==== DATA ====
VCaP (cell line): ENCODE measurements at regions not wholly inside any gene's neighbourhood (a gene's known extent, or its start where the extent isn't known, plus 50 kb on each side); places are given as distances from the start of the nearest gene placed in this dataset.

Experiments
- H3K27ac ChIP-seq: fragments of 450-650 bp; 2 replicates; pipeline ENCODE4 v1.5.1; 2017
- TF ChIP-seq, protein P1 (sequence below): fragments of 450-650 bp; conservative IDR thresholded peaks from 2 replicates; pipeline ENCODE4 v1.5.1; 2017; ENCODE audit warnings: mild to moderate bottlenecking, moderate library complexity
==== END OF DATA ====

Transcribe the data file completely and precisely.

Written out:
VCaP (cell line): ENCODE measurements at regions not wholly inside any gene's neighbourhood (a gene's known extent, or its start where the extent isn't known, plus 50 kb on each side); places are given as distances from the start of the nearest gene placed in this dataset.

Experiments
- H3K27ac ChIP-seq: fragments of 450-650 bp; 2 replicates; pipeline ENCODE4 v1.5.1; 2017
- TF ChIP-seq, protein P1 (sequence below): fragments of 450-650 bp; conservative IDR thresholded peaks from 2 replicates; pipeline ENCODE4 v1.5.1; 2017; ENCODE audit warnings: mild to moderate bottlenecking, moderate library complexity